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Consumers have spent $3 billion on VR apps to date

That's a lot of $100 Bills.

Welcome to Lowpass, a newsletter about the future of entertainment and the next big hardware platforms, including smart TVs, ambient computing and AR / VR. This week: Immersive tech VC Tipatat Chennavasin shares his insights into the VR market, and Sonos is launching a new service for businesses.

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A golden age for indie VR developers

Beat this: Last week, the Wall Street Journal revealed that the VR rhythm game Beat Saber generated $255 million in sales between its initial release in May of 2019 and last October. The revelation was no surprise to Tipatat Chennavasin, whose Venture Reality Fund was an early investor in Beat Saber maker Beat Games.

Chennavasin’s investments in the VR space are informed by a lot of number crunching: He regularly scours VR app stores to count the number of reviews for listed titles, and then combines those numbers with other publicly available stats as well as internal performance data VR developers have shared with him to estimate sales figures — an approach that’s very similar to the way mobile app intelligence companies like Sensor Tower and Data.ai work.

Following the Beat Saber news, I caught up with Chennavasin this week; here are some of his latest insights:

VR developers have sold $3 billion worth of apps and games since 2016, the year Meta released the first consumer version of the Oculus Rift, Chennavasin estimates. Sales have been picking up significantly ever since Meta released its Quest headset; last year, Quest sales accounted for 73% of the entire VR apps market. “It's not a $100 billion sector yet,” he said. “But the fact that so many developers are making real money now is fascinating to me. 40 titles have done over $10 million in revenue, that's huge for the Quest.”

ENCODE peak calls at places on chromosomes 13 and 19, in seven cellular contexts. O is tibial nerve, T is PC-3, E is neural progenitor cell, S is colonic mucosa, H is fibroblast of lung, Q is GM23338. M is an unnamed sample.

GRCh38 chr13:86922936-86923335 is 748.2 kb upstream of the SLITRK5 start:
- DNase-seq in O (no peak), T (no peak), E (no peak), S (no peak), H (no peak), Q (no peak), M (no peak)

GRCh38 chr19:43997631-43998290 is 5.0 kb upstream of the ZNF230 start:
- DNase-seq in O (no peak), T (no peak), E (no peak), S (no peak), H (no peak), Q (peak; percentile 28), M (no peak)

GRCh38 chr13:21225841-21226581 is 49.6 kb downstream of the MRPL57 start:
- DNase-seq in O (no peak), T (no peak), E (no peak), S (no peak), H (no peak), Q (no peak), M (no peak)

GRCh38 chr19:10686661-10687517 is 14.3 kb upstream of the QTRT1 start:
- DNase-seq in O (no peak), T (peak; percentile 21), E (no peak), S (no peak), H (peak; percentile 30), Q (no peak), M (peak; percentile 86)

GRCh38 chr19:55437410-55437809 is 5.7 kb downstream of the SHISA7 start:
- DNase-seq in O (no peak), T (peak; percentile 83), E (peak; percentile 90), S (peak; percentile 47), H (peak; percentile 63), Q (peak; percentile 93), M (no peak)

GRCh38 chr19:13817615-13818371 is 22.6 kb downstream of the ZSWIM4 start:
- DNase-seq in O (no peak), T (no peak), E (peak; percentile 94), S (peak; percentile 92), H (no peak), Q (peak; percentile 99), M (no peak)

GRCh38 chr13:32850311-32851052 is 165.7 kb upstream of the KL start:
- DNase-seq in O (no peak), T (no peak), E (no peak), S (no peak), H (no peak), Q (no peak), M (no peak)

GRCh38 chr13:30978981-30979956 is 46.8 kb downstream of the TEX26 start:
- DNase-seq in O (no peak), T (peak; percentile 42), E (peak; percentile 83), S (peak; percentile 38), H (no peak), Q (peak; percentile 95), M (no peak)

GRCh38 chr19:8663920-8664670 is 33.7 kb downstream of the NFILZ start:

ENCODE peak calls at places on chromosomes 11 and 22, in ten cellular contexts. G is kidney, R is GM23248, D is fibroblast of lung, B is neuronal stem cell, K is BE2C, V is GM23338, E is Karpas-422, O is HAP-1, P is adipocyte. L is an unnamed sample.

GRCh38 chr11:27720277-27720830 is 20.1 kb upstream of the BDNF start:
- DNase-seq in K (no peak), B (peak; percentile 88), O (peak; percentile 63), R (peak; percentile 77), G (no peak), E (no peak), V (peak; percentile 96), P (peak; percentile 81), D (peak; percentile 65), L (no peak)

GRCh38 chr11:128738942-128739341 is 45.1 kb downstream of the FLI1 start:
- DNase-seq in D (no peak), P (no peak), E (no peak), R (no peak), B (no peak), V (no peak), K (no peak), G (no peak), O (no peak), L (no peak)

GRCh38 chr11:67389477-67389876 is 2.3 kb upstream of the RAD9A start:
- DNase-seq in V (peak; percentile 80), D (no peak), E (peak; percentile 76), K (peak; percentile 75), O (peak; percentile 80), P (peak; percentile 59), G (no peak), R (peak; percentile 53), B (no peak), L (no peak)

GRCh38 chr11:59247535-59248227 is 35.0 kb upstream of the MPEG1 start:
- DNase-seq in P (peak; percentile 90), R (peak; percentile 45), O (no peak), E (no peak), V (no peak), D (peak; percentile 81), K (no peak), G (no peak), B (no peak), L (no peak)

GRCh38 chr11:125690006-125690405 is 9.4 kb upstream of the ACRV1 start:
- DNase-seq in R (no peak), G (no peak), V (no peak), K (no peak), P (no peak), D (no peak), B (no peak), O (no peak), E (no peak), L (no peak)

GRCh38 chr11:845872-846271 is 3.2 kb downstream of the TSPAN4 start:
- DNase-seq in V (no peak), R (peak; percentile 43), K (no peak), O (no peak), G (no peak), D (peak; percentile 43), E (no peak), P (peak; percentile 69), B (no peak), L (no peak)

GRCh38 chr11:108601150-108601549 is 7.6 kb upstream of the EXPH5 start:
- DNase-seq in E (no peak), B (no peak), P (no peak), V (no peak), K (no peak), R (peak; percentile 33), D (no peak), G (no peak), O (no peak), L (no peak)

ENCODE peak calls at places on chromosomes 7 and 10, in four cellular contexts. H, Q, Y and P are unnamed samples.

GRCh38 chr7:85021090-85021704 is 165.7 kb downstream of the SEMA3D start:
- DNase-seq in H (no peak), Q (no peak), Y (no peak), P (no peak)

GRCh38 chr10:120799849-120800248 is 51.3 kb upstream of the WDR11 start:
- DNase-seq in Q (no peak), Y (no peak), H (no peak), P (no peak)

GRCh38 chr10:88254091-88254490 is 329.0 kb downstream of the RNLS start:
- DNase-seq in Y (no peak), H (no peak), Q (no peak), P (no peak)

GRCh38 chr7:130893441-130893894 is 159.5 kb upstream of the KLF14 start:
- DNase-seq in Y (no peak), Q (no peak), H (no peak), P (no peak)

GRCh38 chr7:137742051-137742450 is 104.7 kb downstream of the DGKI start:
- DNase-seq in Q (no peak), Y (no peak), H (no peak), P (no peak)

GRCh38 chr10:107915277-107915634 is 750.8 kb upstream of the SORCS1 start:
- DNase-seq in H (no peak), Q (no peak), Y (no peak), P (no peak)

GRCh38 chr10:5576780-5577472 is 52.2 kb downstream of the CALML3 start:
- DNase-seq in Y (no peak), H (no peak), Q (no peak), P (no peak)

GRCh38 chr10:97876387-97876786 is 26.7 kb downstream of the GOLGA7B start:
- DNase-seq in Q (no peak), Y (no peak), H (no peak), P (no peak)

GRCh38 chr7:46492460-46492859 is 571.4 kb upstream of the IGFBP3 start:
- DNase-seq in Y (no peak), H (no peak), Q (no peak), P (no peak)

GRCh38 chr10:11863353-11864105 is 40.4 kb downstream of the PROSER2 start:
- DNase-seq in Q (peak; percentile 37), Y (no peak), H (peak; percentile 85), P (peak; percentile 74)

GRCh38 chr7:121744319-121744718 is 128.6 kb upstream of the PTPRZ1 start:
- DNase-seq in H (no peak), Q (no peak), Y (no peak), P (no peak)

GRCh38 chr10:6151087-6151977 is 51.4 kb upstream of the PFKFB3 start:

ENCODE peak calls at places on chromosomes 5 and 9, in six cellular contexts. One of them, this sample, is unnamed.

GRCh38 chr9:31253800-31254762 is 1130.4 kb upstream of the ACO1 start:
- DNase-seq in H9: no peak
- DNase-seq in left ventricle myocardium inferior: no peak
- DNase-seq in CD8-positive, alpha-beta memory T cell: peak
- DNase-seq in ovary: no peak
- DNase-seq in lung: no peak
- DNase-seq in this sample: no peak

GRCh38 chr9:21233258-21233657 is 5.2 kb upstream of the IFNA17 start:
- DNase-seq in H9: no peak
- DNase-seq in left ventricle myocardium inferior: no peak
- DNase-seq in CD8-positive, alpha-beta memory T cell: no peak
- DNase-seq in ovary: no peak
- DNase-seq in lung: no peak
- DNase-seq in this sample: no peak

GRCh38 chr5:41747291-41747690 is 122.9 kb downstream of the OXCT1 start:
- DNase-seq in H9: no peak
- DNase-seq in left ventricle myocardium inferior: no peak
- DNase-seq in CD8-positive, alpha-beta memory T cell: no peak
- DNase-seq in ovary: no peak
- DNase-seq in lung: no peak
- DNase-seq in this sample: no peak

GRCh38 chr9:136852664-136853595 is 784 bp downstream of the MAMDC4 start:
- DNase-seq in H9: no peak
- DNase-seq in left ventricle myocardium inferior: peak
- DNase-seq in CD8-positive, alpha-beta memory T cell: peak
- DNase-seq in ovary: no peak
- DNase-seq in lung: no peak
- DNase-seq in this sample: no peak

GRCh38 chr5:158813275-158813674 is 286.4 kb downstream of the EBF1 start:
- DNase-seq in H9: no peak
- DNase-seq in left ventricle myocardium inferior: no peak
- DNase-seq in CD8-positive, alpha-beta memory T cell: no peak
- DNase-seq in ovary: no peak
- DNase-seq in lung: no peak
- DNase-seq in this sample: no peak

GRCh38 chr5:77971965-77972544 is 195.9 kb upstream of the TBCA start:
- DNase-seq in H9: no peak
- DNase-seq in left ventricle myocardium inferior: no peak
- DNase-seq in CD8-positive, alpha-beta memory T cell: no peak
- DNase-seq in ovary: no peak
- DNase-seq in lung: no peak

Beat Saber outsold every other VR game, but Chennavasin told me that the story behind the game is emblematic for the entire industry. “(It was) developed by app developers in the Czech Republic that (weren’t) really on anyone's radar,” he said. “A team of three full-time people, a couple of part-time people. They didn't come from AAA game studios, didn't have special access to anything, and they released the biggest game in VR. That's nuts. I'm looking for the next games that will do that, and I think that there are plenty to come.”

Game mechanics matter. “When we look at what's really driven the VR market, it hasn't been AAA gaming, (but) innovative game design,” Chennavasin said. “Gaming is not just about what you see, it's actually more about how you play and how you interact. The gamepad, keyboard and mouse have dictated what PC and console gaming has been for so long. Really embracing gesture control, and really reimagining game design has been the key for succeeding in VR.”

It’s time for developers to get excited about VR. “People are saying: It's not a huge enough industry yet for people to get excited (about),” Chennavasin said. “Honestly, indie game developers should be the most excited about VR. On mobile right now, you can't even launch a game without a million-dollar marketing budget. But most of these VR games have just a million-dollar budget total. They might not be making $100 million, but if you take a $1 million budget and you make $10 million, a 10X return, that investment is fantastic. Right now, we're in this golden age for indies. If you are a very creative, small team (with a) small budget, you can really have an outsized win.”

VR may just be the next big thing. “When people talk about the next platform, or what comes after the smartphone, for me, (the question is) always: What's the next app store? There are great products like smartwatches and smart speakers (that have) sold hundreds of millions of devices,” Chennavasin said. “They all have app stores that did pretty much nothing in revenue. The fact that we have a new hardware device that does tens of millions of hardware sales, but can create an almost $2 billion app store? That's awesome. We've reached that tipping point in VR where it's definitely not going away. And with Apple coming in and others like it, I think this is just going to get bigger and bigger and better.”

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Sonos goes Pro with new SaaS offering

Smart speaker maker Sonos unveiled a new subscription service for businesses dubbed Sonos Pro this week that combines licensed music streaming with central control across multiple locations. I recently had a chance to chat with Sonos Professional Director Alicia Ling about the service.